Grocery retailers can be differentiated across many different dimensions, including product offerings, pricing, store size, accessibility, quality, convenience, and shopping amenities made available to consumers. For example, some grocery retailers employ “High-Low” pricing strategies, where regular every-day prices are occasionally reduced to “featured prices” (which may be promoted in the store’s weekly flyer). Other grocery retailers use “Every Day Low Pricing” or “EDLP” strategies where prices are maintained at “low” prices every day. The need for retailers to compete with Walmart, which employs an EDLP strategy, has increased the popularity of EDLP. Brand focus is another feature of grocery retailers that affects pricing strategy. For example, so-called “Hard Discounters” sell mostly private-label products at lower prices, while “Premium” grocery retailers offer rarer brands at higher prices.

In addition to pricing strategies and product quality, supermarkets can differ in (i) size, (ii) breadth of product offerings; (iii) store configuration, including the size of their produce, deli, meat, cheese, frozen foods and, increasingly, and prepared foods sections; (iv) convenience, including location, shopping hours, on-site parking and, increasingly, home delivery and online ordering options; and (v) shopping “experience,” including the knowledge and level of service provided by store clerks and merchandisers, as well as amenities offered at the store.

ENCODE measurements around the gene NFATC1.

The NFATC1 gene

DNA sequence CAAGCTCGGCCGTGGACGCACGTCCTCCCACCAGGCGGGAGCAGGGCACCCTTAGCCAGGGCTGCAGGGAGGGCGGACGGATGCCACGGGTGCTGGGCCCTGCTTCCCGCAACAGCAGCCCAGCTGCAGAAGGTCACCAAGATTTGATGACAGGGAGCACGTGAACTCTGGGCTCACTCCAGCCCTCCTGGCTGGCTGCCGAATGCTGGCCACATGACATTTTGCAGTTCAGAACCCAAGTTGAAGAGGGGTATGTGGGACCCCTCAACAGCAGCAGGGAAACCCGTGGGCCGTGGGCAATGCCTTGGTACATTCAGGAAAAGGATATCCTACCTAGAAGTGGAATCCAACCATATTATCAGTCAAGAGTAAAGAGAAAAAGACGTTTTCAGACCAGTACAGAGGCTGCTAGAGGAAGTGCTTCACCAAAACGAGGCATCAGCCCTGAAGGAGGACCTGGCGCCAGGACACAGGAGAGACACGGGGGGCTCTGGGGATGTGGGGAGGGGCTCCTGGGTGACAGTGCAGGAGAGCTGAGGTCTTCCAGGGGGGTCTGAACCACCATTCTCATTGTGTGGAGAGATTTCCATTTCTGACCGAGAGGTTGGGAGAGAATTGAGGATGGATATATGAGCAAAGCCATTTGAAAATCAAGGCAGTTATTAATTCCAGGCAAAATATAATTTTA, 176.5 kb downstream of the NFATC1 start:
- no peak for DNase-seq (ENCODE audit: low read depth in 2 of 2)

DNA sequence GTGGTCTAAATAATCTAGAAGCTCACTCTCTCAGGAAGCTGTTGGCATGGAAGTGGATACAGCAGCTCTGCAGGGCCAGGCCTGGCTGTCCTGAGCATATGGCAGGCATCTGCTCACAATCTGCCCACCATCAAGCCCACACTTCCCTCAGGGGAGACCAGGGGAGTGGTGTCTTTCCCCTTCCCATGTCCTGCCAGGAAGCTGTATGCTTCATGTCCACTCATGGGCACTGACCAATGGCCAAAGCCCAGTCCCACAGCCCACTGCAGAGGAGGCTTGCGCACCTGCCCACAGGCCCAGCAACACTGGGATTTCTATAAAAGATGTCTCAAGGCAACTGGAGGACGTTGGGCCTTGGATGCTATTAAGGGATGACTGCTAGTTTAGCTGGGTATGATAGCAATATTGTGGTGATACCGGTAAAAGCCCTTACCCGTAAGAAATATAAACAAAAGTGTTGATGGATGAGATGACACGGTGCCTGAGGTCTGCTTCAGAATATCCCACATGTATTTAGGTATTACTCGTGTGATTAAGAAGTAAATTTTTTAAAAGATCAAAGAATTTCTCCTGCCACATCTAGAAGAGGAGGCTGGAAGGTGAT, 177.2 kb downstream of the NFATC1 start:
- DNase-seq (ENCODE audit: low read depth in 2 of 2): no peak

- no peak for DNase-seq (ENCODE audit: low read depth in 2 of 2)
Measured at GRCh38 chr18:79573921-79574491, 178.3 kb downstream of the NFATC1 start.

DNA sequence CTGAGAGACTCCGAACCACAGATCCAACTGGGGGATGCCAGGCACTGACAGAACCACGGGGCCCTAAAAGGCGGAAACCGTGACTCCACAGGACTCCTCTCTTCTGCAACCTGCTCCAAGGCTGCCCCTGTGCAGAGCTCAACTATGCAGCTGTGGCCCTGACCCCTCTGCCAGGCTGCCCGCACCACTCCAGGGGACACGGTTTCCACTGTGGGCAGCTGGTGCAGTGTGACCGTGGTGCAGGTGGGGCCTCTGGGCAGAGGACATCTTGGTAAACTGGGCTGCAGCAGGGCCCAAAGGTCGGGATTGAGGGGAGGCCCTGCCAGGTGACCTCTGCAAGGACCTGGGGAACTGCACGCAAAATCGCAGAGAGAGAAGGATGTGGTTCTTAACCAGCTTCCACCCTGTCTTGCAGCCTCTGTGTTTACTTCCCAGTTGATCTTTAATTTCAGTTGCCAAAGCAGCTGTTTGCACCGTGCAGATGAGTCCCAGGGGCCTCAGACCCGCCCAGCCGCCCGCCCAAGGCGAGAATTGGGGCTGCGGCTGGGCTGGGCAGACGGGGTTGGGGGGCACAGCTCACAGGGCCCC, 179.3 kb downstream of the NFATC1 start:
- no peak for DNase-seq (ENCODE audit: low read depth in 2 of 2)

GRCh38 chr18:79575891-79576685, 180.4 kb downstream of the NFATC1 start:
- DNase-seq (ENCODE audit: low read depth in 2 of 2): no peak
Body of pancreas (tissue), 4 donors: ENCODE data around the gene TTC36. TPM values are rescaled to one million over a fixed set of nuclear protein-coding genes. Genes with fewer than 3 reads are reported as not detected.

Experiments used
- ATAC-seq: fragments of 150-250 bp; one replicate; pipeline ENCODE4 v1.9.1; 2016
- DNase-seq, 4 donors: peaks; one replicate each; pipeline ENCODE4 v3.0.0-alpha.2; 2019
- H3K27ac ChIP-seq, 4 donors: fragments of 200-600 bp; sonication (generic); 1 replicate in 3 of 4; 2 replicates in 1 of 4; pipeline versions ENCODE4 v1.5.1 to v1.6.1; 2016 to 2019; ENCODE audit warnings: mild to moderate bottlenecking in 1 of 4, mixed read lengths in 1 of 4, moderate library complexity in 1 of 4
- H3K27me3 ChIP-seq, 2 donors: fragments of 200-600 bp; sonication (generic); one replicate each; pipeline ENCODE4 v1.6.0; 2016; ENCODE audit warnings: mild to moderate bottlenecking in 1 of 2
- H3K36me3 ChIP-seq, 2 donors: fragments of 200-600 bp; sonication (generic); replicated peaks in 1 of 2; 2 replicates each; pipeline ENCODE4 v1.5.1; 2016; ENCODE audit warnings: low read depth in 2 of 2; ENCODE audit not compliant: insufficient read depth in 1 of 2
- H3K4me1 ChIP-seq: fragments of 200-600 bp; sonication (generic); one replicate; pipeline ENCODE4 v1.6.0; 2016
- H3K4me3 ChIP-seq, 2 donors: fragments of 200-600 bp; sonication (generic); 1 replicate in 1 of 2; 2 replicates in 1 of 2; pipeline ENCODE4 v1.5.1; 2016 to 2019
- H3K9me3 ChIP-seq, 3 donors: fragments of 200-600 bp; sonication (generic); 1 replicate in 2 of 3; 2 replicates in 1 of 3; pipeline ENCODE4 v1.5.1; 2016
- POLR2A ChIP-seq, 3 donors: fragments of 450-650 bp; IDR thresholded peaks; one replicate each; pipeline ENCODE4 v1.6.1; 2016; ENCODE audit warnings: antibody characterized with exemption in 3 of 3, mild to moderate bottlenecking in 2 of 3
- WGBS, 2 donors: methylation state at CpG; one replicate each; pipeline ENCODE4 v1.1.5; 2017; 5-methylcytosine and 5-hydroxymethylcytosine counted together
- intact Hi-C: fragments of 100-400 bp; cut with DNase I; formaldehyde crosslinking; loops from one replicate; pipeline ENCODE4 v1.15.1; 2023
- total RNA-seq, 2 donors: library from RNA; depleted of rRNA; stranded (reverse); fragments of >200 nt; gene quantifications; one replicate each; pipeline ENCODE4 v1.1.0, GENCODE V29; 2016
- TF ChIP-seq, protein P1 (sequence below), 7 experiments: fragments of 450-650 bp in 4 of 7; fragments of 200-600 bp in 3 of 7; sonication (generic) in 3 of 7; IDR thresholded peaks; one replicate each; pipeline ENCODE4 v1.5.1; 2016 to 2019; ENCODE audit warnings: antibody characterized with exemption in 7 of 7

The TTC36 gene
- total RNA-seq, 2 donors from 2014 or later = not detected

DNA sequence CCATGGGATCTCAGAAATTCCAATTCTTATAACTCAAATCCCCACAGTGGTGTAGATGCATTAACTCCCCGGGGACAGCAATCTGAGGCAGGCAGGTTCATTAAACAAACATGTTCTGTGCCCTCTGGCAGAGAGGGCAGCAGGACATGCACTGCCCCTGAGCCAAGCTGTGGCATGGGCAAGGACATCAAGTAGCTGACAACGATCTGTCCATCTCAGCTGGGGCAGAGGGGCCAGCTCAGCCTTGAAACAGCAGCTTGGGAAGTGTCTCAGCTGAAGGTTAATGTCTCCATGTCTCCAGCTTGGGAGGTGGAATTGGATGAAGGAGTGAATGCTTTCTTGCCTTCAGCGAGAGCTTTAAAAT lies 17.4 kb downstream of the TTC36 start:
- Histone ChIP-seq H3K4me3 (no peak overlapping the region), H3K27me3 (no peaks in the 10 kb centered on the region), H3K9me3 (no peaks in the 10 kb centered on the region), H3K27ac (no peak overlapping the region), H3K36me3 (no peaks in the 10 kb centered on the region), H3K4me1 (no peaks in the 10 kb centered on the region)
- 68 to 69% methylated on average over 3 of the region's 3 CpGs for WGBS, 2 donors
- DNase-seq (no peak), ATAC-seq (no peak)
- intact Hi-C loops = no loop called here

Collectively, the features described above make up a grocery retailer’s “format,” which is used in determining relevant product markets. Store format may affect the extent to which consumers consider grocery retailers to be substitutes if, when shopping, consumers consider more about their shopping experience than just where the items on their grocery lists can be found. Indeed, the FTC has written that “investigations have found a strong correlation between store formats and other evidence of competitive interaction, on the one hand, and customer substitution on the other hand.”3

Consumers’ considerations of substitutes to the merging parties’ stores often can be found in merging parties’ ordinary course documents, including, for example, surveys of customer shopping behavior (where the merging parties may try to estimate customer shopping frequency and share of wallet going towards competing banners), price-monitoring reports (where the merging parties may compare prices at their stores to those at competing stores), and real estate planning documents (which will often contain notes on the locations of proximate competing stores).